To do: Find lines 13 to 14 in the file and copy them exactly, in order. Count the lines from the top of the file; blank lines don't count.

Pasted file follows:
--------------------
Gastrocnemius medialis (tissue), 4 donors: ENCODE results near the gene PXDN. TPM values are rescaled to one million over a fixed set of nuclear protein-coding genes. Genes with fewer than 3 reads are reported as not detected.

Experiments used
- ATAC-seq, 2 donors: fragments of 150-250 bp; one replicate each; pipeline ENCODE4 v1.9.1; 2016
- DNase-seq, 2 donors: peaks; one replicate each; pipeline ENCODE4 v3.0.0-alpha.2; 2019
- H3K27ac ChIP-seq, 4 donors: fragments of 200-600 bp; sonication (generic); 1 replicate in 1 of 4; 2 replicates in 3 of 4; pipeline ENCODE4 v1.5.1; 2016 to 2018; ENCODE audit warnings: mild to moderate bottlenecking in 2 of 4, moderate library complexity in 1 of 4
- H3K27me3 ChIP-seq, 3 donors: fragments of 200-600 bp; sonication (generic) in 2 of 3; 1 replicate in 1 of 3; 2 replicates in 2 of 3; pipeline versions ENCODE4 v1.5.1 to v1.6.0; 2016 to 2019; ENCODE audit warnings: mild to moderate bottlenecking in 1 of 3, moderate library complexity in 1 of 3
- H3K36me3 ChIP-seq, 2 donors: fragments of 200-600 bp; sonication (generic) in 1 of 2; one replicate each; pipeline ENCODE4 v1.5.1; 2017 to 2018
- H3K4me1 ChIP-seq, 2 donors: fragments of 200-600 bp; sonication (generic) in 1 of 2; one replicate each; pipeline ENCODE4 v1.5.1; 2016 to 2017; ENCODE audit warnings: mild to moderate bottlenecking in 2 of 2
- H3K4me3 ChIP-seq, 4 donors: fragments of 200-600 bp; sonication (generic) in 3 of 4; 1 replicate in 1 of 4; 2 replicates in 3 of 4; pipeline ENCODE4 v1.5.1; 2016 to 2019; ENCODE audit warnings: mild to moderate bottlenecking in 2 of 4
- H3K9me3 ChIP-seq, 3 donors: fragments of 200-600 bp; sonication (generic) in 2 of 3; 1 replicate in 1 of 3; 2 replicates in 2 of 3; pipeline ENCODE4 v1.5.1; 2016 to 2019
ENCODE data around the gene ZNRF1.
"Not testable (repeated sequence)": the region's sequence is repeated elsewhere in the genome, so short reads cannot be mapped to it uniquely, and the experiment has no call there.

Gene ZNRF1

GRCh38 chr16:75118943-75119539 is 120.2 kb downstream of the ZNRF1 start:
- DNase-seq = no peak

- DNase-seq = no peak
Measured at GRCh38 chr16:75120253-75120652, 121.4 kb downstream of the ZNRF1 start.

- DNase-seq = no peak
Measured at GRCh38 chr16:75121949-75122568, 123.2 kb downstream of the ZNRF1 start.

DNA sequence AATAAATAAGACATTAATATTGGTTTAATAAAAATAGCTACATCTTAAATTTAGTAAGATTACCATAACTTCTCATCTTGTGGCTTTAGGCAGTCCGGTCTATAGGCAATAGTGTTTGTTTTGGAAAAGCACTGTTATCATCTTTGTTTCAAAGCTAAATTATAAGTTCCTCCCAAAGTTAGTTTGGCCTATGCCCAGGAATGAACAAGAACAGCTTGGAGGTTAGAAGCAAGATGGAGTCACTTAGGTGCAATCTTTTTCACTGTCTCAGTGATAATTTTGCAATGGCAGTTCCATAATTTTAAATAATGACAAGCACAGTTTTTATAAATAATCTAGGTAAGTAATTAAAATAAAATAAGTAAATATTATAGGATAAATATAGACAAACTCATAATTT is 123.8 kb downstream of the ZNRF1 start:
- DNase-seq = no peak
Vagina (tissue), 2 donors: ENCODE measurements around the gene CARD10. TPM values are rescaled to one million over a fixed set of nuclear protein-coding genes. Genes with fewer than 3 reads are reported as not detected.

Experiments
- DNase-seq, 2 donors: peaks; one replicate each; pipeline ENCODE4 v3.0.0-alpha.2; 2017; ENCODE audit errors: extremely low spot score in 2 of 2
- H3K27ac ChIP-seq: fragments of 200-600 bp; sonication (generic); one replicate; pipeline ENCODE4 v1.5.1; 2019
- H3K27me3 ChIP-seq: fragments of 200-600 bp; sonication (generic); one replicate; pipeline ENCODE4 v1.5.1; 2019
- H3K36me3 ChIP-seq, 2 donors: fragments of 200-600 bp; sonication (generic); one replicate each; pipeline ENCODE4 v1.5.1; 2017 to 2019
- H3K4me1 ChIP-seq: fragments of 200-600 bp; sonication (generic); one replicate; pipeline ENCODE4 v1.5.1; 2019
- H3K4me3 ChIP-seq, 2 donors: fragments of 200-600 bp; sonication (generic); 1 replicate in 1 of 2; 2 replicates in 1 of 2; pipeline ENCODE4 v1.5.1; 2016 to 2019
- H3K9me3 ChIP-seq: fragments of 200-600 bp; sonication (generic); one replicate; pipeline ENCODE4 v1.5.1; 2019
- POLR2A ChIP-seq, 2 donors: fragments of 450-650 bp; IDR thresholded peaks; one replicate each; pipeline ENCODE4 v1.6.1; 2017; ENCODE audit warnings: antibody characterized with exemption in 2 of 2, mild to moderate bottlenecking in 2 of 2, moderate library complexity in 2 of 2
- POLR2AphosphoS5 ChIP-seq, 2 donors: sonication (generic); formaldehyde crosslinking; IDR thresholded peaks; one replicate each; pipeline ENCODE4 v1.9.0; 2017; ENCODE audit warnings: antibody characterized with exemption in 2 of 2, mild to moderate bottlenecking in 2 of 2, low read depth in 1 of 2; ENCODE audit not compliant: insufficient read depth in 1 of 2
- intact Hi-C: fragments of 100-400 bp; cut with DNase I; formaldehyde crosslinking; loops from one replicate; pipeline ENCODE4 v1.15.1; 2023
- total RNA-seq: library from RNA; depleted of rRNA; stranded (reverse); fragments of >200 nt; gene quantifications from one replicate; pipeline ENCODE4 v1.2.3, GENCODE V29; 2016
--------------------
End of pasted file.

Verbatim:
Gene ZNRF1

GRCh38 chr16:75118943-75119539 is 120.2 kb downstream of the ZNRF1 start: